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"If God is sovereign, then his lordship must extend over all of life, and it cannot be restricted to the walls of the church or within the Christian orbit." Abraham Kuyper Common Grace 1.1.

Friday, 4 July 2014

British Calvinists: John Owen (1616-1683)

John Owen (1616-1683) was born in Stadham, Oxfordshire. He graduated form Queen's College Oxford in 1632 aged 16 with a BA and then with an MA in 1635. At Oxford he was influenced by the philosopher Thomas Barlow. 

During the civil war he went to live in London. During this time he went to hear the renowned preacher Edmund Calamy, Calamy was unable to preach at that time but his replacement made a great impact on Owen and Owen converted. 

Owen first major work  A Display of Arminianism was published in 1643. The next year he became the pastor at Fordham and married Mary Rooke, he also published The Duties of Pastors and People Distinguished.  In 1646 he became a Congregationalist and founded a church at Coggeshall, Essex.. He became the Dean of Christ Church and then the Chancellor. He was appointed as Chancellor by Oliver Cromwell.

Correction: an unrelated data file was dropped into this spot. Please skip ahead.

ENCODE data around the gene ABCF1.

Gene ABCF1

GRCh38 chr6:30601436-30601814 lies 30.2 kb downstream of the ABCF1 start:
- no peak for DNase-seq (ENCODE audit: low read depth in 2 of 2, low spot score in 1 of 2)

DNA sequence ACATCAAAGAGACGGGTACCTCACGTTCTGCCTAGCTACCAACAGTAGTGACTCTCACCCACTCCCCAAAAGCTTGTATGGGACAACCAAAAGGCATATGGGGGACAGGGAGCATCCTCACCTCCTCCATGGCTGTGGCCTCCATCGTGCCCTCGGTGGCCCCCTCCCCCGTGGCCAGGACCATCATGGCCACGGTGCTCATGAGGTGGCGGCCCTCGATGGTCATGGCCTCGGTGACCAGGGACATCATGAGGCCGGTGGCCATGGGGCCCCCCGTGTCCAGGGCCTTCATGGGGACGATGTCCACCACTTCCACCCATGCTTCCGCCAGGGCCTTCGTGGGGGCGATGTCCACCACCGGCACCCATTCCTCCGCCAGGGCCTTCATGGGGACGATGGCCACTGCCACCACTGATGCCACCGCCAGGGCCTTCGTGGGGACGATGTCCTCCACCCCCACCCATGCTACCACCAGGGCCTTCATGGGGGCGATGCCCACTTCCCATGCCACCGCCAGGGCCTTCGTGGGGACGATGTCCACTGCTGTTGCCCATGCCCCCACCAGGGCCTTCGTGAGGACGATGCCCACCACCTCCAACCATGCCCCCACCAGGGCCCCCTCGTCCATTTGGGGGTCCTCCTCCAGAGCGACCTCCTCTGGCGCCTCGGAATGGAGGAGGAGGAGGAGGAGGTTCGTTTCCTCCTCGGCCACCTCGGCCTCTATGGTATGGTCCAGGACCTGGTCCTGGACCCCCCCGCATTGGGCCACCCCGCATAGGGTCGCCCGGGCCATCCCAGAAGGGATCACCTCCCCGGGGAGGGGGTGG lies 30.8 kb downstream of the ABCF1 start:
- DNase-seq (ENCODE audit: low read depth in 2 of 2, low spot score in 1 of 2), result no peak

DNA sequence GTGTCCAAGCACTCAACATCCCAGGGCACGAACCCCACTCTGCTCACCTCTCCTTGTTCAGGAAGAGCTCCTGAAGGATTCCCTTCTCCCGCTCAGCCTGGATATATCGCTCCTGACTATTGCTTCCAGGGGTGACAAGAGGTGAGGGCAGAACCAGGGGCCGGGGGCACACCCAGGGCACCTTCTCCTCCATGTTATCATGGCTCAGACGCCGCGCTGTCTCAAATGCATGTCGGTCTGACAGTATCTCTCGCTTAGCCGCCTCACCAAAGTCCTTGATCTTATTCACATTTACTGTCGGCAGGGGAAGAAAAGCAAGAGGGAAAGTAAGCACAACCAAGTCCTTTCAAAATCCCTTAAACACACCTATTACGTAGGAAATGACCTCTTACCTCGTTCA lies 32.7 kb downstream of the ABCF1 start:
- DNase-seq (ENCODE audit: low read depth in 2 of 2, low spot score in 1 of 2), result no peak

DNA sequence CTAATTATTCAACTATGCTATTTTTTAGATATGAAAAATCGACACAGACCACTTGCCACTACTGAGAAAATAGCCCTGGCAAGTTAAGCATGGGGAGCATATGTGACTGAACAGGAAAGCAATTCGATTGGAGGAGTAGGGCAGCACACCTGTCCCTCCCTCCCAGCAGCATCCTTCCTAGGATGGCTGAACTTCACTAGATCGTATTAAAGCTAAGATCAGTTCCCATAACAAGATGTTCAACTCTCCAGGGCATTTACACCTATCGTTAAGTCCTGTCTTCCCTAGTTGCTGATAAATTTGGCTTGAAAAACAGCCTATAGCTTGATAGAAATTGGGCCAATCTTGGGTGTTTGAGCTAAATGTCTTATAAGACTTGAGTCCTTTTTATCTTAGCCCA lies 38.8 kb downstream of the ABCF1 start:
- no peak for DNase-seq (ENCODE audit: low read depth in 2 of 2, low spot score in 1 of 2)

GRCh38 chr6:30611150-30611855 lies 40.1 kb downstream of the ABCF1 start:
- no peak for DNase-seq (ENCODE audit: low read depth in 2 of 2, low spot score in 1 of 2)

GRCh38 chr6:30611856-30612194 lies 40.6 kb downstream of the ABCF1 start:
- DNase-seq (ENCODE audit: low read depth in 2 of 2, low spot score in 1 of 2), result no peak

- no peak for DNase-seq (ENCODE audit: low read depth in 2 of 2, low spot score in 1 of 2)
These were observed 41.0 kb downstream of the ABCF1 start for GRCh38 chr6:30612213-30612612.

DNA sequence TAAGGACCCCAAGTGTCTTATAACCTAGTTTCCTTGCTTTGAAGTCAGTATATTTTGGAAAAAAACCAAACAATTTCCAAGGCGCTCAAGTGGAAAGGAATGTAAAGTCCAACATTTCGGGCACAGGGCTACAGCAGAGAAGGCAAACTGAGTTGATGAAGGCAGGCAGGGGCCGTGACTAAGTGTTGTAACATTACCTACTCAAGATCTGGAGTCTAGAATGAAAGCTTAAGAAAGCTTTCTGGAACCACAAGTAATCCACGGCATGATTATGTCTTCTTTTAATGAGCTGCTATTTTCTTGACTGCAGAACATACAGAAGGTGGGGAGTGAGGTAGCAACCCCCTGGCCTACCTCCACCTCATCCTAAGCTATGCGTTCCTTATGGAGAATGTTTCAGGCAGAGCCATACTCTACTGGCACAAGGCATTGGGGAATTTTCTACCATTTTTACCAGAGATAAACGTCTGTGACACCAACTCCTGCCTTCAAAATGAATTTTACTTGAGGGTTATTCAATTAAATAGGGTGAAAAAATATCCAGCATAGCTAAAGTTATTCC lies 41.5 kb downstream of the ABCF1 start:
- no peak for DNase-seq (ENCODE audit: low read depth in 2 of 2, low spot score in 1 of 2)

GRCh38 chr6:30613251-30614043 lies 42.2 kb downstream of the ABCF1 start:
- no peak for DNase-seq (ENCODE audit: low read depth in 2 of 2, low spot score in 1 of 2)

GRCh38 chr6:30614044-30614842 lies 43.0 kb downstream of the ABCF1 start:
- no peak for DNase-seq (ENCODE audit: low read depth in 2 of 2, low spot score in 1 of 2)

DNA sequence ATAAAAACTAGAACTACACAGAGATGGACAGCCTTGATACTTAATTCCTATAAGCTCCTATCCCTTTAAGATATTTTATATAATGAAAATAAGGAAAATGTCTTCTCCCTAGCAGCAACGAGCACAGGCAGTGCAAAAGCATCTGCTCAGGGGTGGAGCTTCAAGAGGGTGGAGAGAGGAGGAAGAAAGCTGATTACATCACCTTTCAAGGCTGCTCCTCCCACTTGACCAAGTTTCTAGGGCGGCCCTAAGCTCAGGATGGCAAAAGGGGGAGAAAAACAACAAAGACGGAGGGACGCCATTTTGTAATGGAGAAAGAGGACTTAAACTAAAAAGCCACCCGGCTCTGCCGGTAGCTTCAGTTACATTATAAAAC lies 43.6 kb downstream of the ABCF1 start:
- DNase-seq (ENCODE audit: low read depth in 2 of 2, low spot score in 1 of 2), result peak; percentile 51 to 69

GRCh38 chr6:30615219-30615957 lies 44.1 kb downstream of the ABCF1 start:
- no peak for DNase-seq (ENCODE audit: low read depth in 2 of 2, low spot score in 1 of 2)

In 1658 he took part in the formulation of the Savoy Declaration. When Cromwell died in 1658 Owen joined the Wallingford House Party. 

He was invited to go to Boston, USA, to become their minister but preferred to stay in the UK. 

He died aged 67 at Ealing and is buried at Bunhill Fields. He has been described as one of the greatest theologians of the Puritans and as the British Calvin. 

    His works include: 
  •  Justitia Divina (1653)
  •  Doctrine of the Saints' Perseverance (1654) 
  • On the Mortification of Sin in Believers (1656)
  •  Communion with God (1657) 
  • Schism (1657) 
  • Of Temptation (1658) 
  • Two Questions Concerning the Power of the Supreme Magistrate about Religion (1659)
  •  Discourse on the Holy Spirit (1674) 
  •  Person of Christ (1678) 
  • Discourse of the Work of the Holy Spirit in Prayer (1682) 
  •  Holy Spirit and His Work, as a Comforter and as the Author of Spiritual Gifts (1693)

A website devoted to Owen is

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